Two weeks ago, a bipartisan global warming bill was roundly criticized for making it too easy for industries to keep creating carbon pollution.
This week, another bipartisan effort was announced, and it’s garnering relatively more praise.
Allies of polluters often try to limit costs by creating loopholes, or “safety valves,” which allow for more pollution.
But this new proposal — from Lindsey Graham, R-S.C., Mary Landrieu, D-La., Blanche Lincoln, D-Ark. and John Warner, R-Va. — tries to limit economic hardships without sacrificing the critical environmental goals.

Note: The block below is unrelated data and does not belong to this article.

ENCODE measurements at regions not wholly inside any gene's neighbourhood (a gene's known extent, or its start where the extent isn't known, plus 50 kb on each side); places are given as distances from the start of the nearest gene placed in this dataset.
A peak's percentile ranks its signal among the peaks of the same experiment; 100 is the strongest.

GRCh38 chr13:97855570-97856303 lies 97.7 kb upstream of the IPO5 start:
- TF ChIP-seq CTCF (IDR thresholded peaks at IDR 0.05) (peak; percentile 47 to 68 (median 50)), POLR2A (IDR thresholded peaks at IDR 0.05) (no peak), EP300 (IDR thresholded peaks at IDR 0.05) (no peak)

Climate Progress’ Joseph Romm calls it “banking and borrowing”:
With “banking,” the right to emit carbon can be saved for future use. With “borrowing,” current emissions are extended against future abatement.
Gristmill’s David Roberts concludes:
The measure is responsive to legitimate cost concerns without opening the door to gaming or weakening of long-term environmental goals. If this is what it takes to get a majority of stakeholders on board with a cap-and-trade program, it’s worth celebrating.
Now the key is getting a cap-and-trade program with appropriately ambitious targets.